Mountains of 7 Colours
When we had finished in town, we drove out to the 7-coloured mountains. The sky was blue with a few fluffy white clouds – the perfect day to visit these mountains. They are something else – so amazingly beautiful, with all the colours of the rainbow represented. We drove the incredibly rough road, taking photos and just being astounded by it all. We then parked for the night, surrounded by mountains of all colours, with a clear view of Aconcagua – the highest peak in the Americas.
Lucky we had such a nice day to view the mountains because the next morning dawned with grey skies. It had drizzled briefly in the evening and it had probably rained a bit overnight. We really wanted to go for a walk, but the whole day it either rained or threatened with rain. We sat in the camper and worked on our computers, waiting for it to clear – a couple of times it looked promising, but never managed to. However, the rain did give us a different view of the mountains – the colours seemed stronger somehow, if not as vibrant as in the sunshine.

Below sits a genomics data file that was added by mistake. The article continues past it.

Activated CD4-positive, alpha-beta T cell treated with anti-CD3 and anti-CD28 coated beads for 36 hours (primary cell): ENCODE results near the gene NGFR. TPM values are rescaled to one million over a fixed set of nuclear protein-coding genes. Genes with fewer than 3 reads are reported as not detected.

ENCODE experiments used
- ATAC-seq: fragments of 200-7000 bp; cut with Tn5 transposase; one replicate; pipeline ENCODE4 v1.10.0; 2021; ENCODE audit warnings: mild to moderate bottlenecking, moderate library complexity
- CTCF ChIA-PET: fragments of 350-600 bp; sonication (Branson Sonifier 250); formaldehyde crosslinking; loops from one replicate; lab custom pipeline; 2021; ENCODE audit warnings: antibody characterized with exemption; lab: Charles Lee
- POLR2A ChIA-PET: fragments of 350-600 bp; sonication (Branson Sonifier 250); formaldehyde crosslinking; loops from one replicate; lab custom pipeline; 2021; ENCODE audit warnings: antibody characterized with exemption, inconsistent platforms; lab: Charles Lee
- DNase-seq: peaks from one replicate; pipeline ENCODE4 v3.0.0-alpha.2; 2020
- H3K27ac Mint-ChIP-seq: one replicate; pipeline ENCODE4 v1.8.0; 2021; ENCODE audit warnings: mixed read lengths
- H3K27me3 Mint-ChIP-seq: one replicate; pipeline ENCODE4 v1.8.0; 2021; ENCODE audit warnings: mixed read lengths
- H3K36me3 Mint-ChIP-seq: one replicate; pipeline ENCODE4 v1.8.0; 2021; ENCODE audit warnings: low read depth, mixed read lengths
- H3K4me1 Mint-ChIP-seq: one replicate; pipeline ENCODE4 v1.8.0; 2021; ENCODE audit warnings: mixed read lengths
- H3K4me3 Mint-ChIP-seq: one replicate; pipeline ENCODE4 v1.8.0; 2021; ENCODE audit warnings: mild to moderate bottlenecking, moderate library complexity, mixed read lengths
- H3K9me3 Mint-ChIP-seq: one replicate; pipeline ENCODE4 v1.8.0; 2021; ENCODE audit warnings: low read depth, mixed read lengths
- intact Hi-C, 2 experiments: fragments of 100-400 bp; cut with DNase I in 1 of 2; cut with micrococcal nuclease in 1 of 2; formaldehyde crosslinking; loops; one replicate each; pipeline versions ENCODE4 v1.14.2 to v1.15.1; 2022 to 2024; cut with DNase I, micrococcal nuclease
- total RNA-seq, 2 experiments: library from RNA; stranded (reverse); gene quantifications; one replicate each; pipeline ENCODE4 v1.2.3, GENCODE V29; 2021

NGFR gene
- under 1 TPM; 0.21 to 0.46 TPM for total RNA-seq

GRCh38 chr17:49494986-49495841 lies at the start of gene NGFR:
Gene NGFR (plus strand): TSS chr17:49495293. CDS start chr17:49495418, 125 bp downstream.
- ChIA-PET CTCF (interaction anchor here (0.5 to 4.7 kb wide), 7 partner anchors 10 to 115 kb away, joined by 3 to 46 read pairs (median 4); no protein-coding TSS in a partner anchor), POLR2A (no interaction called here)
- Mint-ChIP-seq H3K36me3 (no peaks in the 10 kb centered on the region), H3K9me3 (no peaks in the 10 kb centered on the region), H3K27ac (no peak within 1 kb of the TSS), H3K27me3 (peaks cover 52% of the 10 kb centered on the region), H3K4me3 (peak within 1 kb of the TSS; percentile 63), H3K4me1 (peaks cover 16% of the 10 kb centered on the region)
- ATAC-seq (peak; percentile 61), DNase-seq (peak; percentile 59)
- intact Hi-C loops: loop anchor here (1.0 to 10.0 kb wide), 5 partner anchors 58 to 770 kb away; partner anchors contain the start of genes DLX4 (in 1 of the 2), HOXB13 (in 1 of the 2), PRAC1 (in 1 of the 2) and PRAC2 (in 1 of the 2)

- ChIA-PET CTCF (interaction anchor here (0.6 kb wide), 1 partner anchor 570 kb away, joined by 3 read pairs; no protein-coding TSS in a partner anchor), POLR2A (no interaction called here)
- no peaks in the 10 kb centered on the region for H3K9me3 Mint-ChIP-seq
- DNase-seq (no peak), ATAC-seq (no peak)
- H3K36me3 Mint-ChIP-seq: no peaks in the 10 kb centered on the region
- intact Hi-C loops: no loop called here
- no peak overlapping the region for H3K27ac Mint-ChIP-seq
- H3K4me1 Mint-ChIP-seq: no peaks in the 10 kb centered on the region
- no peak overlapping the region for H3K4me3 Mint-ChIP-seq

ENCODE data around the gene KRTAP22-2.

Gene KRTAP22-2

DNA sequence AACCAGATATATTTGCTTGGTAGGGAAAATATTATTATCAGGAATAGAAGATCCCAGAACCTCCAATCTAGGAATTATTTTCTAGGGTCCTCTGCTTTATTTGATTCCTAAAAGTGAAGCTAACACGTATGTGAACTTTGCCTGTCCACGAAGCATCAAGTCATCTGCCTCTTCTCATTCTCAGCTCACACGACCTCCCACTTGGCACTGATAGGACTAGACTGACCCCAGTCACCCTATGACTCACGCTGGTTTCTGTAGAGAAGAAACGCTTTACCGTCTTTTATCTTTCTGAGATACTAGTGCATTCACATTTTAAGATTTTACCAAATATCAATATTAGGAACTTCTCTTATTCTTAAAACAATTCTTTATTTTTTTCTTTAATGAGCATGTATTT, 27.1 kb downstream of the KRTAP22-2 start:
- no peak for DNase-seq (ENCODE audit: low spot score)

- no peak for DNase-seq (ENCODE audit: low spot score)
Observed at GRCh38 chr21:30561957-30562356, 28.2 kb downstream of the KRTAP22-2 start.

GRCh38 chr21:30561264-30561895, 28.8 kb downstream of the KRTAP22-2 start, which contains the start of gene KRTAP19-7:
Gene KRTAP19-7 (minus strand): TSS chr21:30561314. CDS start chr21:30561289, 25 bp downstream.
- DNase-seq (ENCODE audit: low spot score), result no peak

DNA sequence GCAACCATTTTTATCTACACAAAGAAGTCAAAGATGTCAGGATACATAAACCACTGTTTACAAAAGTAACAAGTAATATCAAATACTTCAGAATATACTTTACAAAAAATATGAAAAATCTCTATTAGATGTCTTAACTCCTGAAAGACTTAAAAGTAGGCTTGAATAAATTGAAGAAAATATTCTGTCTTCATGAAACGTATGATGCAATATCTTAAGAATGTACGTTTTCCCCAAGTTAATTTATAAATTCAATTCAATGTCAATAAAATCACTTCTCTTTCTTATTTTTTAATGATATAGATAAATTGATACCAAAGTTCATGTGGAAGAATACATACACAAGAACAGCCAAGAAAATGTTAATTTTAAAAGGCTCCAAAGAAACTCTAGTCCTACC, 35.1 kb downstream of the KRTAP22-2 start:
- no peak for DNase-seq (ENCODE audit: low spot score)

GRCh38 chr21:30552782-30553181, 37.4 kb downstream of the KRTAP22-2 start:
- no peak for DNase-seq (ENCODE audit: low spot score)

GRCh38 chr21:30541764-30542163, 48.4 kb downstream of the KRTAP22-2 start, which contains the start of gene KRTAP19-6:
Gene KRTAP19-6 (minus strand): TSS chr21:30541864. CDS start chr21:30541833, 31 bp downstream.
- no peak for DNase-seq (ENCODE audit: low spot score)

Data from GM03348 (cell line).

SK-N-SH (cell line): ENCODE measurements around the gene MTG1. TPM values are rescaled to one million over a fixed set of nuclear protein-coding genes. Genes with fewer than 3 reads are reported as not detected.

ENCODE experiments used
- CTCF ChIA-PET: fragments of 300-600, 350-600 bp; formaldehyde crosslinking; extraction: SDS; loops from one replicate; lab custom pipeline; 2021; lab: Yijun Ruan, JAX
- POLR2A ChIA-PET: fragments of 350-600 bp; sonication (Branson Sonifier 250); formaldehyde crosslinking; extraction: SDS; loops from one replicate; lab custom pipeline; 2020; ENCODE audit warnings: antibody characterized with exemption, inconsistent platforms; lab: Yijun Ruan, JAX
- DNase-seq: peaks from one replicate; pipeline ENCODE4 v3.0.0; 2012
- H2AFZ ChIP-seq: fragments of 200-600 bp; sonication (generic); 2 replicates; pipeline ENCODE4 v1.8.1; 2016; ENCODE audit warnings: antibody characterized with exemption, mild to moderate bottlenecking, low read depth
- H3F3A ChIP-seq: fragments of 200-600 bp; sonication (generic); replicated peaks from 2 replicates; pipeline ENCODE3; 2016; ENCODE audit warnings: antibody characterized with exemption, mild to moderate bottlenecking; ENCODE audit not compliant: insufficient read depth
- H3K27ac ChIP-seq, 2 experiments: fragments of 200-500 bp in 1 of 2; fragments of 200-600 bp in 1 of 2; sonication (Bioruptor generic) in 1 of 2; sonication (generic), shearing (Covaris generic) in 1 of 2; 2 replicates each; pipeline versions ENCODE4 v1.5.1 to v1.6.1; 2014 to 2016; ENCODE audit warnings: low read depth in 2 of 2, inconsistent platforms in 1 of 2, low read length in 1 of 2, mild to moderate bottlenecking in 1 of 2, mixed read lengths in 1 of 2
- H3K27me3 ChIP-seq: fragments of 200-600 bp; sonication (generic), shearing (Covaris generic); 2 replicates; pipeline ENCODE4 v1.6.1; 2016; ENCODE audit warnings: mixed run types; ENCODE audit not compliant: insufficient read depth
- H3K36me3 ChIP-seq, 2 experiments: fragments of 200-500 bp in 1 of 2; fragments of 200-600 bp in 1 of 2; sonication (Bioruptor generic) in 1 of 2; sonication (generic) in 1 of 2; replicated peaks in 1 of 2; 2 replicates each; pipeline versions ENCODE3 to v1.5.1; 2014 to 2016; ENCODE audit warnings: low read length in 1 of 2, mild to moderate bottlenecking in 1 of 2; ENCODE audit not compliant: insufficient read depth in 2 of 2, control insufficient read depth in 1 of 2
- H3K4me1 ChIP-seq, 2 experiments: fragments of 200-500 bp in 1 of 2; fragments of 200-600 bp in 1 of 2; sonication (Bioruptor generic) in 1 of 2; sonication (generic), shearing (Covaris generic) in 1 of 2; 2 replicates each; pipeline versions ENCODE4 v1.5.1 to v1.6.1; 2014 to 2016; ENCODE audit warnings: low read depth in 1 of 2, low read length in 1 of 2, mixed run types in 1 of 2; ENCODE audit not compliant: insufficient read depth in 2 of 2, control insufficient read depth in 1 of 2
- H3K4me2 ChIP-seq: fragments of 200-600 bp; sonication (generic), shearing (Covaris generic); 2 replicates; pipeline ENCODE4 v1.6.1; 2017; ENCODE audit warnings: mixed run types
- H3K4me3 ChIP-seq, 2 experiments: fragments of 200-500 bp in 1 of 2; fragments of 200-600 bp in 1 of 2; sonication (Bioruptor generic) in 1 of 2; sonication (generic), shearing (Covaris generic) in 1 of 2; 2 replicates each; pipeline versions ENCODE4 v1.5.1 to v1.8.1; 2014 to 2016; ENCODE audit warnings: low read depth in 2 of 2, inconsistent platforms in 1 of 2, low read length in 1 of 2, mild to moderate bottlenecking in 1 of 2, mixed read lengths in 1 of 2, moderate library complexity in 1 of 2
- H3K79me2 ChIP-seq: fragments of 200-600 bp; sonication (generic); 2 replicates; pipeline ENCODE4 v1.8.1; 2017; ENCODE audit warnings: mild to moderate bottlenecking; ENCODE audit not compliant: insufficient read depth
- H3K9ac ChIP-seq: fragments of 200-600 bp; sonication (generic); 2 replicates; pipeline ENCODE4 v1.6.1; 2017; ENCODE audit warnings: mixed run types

We had planned to sleep another night but towards evening Juergen began to get more and more concerned about the rain. After all, we were parked in a river bed and the road out was also part of it. When we had finished dinner we decided we should drive back to town to sleep. The drive out was still in daylight and we could clearly see where the river was starting to make its presence felt. We drove back to the museum to spend the night.